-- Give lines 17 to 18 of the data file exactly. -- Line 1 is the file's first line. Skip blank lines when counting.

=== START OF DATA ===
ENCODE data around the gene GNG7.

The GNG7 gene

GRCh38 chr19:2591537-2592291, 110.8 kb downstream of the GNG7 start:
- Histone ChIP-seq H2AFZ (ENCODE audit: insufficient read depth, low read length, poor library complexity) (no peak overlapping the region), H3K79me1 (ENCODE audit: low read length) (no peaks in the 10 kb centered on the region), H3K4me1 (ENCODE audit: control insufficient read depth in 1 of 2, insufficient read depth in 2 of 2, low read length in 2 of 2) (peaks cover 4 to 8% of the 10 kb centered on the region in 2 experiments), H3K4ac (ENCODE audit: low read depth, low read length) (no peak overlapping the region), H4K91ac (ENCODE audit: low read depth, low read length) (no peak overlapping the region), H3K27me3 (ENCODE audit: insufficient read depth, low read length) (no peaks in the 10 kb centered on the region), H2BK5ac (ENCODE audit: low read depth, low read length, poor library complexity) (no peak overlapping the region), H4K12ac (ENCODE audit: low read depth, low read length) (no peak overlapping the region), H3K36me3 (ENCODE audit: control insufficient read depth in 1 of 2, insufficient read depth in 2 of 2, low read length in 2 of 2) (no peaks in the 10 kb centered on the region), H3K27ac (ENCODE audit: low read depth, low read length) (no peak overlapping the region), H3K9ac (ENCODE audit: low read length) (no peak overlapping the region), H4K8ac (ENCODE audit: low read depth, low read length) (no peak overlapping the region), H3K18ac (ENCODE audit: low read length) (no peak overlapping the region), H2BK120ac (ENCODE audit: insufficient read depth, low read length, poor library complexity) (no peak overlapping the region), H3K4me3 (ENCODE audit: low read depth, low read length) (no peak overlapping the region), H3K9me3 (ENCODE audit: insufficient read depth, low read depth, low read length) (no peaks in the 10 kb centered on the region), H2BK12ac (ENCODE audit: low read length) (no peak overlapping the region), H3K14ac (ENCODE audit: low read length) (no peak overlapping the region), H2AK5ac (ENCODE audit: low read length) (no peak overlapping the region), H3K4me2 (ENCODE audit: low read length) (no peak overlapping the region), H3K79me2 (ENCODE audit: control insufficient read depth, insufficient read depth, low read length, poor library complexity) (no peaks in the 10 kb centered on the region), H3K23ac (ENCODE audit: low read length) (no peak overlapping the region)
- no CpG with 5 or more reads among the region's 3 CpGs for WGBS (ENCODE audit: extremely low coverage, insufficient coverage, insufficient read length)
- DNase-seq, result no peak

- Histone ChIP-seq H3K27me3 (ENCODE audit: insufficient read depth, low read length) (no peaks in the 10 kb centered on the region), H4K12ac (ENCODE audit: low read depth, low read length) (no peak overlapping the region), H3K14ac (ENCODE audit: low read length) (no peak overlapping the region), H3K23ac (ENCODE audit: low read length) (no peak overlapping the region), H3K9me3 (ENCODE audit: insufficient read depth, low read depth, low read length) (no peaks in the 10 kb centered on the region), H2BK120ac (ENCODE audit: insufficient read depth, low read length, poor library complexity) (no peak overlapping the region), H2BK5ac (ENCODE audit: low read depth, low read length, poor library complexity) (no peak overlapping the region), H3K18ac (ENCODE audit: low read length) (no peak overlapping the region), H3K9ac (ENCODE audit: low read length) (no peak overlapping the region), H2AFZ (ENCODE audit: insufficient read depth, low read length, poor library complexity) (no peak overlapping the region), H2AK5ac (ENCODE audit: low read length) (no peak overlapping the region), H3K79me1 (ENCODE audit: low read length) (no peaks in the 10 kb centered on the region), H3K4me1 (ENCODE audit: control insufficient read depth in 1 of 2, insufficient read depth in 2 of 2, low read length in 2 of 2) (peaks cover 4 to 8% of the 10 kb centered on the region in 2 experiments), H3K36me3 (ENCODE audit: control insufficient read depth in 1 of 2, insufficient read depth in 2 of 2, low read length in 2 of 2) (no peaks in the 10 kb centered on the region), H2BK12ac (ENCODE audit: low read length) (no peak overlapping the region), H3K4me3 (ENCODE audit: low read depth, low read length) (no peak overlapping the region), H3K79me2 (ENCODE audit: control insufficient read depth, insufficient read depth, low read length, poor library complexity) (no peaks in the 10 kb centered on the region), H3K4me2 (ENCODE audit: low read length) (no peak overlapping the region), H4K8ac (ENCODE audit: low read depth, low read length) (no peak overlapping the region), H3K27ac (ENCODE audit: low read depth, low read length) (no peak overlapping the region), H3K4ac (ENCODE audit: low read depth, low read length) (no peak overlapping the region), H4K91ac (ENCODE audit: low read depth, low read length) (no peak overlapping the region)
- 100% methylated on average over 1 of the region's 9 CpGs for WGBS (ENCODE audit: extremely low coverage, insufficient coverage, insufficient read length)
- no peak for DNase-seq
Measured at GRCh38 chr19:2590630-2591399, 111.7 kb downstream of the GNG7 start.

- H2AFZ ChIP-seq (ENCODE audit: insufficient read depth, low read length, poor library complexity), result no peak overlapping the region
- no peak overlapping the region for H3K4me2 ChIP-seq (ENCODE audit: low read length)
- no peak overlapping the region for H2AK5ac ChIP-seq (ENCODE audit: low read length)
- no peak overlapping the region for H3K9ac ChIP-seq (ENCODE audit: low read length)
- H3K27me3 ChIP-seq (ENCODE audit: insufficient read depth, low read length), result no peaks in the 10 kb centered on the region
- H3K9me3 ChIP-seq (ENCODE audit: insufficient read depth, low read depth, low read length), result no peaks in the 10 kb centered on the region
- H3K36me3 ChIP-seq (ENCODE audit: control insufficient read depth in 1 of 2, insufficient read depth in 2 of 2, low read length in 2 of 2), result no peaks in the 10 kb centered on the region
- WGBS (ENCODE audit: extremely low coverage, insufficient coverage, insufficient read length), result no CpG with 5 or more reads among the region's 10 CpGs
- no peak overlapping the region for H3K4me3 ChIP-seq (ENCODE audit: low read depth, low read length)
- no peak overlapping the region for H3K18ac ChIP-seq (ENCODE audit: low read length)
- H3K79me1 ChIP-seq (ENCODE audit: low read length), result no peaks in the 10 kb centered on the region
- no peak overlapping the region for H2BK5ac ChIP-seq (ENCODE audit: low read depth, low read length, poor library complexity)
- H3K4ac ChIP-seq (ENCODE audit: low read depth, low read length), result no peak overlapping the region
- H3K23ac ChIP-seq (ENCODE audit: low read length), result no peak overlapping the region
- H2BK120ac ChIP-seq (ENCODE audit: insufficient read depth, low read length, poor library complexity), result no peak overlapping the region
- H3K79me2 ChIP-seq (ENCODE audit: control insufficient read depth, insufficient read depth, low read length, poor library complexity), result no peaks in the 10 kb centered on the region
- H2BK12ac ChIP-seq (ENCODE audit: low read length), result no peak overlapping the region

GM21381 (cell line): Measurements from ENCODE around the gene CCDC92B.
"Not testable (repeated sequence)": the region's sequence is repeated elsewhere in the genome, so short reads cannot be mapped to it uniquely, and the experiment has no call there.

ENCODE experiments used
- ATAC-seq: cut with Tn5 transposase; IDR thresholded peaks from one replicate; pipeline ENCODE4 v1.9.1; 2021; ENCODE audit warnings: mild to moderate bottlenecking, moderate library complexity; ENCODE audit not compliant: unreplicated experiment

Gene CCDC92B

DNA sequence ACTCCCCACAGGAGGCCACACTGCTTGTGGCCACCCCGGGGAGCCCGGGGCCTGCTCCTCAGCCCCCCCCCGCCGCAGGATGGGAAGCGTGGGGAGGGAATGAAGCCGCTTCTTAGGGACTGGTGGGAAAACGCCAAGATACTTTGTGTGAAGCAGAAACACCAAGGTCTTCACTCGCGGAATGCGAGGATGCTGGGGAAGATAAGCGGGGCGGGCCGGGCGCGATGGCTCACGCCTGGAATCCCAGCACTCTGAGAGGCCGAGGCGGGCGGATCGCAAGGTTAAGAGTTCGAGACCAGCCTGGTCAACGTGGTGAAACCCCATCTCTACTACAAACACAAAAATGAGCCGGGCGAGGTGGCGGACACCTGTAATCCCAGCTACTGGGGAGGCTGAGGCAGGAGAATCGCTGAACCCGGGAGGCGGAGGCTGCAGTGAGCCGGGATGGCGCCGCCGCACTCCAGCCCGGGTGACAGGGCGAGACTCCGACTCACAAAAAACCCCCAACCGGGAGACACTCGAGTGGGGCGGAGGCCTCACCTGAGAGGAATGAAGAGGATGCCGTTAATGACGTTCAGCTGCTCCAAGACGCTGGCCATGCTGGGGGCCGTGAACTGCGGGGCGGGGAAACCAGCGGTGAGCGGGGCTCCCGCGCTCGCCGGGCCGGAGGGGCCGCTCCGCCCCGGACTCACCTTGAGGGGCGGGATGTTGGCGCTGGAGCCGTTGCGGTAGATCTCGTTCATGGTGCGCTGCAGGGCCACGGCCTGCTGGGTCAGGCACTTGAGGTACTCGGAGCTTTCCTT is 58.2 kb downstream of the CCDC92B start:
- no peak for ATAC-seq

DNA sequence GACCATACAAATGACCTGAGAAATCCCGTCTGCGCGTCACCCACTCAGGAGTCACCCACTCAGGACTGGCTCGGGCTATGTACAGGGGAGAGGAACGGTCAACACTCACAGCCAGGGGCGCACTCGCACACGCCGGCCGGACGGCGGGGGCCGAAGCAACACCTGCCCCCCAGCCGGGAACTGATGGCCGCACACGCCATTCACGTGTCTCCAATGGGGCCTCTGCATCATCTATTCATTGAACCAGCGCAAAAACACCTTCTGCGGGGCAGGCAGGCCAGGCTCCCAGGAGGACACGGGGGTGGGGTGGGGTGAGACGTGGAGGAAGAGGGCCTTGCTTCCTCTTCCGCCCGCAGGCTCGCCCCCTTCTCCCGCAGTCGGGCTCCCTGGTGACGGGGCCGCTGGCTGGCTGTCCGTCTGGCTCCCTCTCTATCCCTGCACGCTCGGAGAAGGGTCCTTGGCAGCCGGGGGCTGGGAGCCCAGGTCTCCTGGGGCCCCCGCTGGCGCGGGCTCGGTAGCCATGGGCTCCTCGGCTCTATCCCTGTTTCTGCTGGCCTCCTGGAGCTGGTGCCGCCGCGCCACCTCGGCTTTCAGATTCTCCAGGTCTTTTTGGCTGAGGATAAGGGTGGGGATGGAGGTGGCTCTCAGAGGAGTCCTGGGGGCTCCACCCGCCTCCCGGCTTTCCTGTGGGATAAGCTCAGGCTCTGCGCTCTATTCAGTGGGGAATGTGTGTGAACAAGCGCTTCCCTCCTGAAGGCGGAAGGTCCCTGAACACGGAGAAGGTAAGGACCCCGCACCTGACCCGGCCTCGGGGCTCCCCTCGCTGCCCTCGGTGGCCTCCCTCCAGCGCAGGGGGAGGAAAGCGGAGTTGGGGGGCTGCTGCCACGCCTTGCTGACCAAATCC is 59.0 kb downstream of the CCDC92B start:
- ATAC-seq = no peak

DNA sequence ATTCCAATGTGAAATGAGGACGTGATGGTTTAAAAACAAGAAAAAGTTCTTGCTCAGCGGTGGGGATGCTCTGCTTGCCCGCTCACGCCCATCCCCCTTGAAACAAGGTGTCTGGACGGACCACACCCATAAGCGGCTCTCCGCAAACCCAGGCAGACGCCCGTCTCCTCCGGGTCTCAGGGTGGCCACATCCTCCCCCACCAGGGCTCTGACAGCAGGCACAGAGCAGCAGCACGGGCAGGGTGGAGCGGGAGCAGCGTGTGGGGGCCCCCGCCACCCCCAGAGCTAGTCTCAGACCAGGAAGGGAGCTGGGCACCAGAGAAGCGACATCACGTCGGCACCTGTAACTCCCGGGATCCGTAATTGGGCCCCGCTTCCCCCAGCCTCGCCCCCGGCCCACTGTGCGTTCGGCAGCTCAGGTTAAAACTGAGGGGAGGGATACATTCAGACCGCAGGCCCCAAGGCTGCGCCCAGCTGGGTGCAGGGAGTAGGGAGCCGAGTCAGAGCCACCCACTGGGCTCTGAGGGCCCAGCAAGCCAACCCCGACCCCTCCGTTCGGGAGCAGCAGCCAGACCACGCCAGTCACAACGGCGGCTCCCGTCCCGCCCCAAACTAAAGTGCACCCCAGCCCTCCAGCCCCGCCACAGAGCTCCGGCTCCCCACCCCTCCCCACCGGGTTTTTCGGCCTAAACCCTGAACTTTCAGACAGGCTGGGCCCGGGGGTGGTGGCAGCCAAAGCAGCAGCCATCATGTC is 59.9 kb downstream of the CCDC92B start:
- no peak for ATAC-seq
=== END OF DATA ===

- H3K36me3 ChIP-seq (ENCODE audit: control insufficient read depth in 1 of 2, insufficient read depth in 2 of 2, low read length in 2 of 2), result no peaks in the 10 kb centered on the region
- WGBS (ENCODE audit: extremely low coverage, insufficient coverage, insufficient read length), result no CpG with 5 or more reads among the region's 10 CpGs